On Sunday, Nov. 7, the last runner of the 50th New York City Marathon might not have set any records, but she made an inspiring run.

Fredilyn “Fredi” Bangwa, 42, a civil engineer from Bergenfield, New Jersey, was eager to be a part of the competition. She would not let her rheumatoid arthritis stop her and completed the race without relying on others’ help.

She suffered chronic illness pain in her ankles during the Sunday race. However, she put any thoughts of giving up out of her mind.

Bangwa has run four marathons before, with an average finish time of roughly seven to eight hours. And she was not about to miss the 50th anniversary of the NYC Marathon.

“I earned the entry in. Considering how many people want to participate in and how many people can’t, I didn’t want to let this chance go by,” Bangwa said on Monday.

Bangwa finished at 10:54:58, while Albert Korir, 27, the first one to finish the competition clocked 2:08:22.

Even though some passers-by offered her a ride because they were concerned about her health, she refused. “I stayed the course,” she insisted.

She was not the only one struggling to finish the marathon: first-time marathoner Mario Diurno, a worker from a rehabilitation program, was near her.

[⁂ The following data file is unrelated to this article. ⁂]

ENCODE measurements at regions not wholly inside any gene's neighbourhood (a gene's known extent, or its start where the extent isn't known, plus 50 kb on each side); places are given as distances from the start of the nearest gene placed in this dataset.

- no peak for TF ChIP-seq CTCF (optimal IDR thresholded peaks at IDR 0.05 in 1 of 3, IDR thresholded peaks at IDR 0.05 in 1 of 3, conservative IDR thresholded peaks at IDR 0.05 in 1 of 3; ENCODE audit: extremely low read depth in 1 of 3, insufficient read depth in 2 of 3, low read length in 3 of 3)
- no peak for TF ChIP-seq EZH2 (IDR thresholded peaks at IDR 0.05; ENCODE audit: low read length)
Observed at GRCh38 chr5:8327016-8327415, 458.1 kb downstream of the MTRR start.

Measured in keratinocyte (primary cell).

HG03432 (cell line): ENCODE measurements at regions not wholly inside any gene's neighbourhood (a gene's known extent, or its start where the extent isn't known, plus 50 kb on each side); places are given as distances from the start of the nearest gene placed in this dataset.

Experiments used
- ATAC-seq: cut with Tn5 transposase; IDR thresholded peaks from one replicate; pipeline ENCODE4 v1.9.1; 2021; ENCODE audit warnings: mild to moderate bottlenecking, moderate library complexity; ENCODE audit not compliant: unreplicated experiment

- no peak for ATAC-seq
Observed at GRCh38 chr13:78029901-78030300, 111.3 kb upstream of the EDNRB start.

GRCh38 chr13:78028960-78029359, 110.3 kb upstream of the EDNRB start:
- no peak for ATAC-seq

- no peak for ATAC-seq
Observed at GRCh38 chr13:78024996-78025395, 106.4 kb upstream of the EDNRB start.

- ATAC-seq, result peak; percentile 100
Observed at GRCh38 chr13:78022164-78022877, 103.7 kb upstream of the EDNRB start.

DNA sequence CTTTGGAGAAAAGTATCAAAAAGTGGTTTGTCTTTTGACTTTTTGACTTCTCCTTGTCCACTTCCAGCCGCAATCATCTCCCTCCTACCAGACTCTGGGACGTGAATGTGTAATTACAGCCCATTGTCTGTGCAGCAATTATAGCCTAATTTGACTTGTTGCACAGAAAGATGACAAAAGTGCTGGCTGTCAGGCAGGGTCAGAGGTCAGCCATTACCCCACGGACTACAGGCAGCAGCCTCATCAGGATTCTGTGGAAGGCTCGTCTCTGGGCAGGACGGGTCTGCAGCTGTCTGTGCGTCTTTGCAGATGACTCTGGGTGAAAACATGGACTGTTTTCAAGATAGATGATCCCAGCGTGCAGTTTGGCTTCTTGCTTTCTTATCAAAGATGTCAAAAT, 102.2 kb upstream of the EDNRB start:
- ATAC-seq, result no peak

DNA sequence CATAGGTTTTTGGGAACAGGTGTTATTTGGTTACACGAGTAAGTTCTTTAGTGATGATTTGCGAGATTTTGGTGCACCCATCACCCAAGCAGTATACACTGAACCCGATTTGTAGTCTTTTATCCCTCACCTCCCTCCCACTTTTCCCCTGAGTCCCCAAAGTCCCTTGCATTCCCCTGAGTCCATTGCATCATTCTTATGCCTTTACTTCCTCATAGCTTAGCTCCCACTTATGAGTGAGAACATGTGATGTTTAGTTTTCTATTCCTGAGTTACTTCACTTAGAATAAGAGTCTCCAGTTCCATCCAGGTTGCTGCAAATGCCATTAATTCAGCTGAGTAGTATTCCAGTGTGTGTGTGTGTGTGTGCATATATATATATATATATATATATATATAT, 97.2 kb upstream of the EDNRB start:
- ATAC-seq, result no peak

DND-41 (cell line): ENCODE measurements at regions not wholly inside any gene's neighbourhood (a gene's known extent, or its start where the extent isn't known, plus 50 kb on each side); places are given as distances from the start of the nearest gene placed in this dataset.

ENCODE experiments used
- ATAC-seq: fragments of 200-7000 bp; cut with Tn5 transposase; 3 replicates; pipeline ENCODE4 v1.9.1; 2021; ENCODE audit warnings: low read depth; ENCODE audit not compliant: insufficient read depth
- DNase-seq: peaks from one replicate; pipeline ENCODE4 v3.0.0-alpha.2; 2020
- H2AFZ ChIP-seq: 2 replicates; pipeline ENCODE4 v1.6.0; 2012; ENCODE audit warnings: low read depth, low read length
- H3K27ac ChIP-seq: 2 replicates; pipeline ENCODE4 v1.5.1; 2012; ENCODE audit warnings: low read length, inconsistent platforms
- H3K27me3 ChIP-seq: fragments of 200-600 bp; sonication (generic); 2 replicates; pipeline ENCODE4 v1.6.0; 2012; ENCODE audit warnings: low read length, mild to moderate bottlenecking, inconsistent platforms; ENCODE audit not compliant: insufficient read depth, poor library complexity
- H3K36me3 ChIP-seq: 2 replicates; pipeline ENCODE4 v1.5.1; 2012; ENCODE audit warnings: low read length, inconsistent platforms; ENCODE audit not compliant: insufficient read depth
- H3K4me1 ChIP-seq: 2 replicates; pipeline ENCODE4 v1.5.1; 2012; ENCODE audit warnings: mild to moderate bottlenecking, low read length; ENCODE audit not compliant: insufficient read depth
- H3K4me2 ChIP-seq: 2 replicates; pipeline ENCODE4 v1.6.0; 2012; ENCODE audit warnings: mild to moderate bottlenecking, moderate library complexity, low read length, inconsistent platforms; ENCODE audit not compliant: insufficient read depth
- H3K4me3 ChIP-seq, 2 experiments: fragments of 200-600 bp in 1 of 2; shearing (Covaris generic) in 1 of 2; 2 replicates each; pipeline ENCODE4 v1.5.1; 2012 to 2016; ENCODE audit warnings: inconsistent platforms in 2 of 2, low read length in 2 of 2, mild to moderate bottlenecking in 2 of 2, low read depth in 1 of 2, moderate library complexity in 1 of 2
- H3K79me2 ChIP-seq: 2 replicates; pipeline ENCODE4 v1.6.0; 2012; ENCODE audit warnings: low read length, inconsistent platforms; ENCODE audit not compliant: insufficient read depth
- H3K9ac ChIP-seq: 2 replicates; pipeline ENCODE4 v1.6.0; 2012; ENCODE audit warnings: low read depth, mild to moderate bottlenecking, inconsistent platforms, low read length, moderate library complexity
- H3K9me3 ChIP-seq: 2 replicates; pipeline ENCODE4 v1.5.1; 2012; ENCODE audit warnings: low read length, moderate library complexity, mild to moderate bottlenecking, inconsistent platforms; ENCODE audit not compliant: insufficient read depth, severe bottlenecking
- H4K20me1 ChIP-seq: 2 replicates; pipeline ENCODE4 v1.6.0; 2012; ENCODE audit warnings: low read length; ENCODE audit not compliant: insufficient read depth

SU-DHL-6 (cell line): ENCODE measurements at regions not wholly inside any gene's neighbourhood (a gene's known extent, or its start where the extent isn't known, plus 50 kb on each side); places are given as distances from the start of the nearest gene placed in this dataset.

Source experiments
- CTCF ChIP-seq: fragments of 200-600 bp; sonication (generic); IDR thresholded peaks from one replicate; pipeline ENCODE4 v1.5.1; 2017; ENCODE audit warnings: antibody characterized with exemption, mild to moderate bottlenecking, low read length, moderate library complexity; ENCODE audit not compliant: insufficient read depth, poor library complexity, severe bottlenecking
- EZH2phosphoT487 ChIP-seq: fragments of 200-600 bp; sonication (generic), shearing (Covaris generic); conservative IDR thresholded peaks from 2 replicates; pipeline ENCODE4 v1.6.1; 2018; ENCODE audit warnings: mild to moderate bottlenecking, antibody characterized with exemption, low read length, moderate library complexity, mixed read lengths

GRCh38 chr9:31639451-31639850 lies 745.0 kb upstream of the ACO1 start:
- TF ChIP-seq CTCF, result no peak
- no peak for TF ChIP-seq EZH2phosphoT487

“We were keeping each other motivated, especially with the course being dead. We couldn’t have finished without each other,” Bangwa recalled. “I think we’re friends for life.”

“Determined to finish” is Bangwa’s motto, which could be read on her shirt. With the support of her family and friends and overcoming all obstacles, she finished in last place with a wide and bright smile on her face.

She has already earned her entry for the next year. She believes something about it draws her back in though she considers taking a break from the race.

“I’m trying to talk myself out of it, but you never know—it’s addictive,” Bangwa said according to the New York Post.

In the 2021 NYC Marathon, thousands of people cheered on the sidelines as the 30,000 runners completed the race, much less than the usual 50,000.

To keep runners distanced due to the pandemic, the field was reduced by around 40%. Entrants were required to submit confirmation of vaccination or a negative COVID-19 test before the race day.

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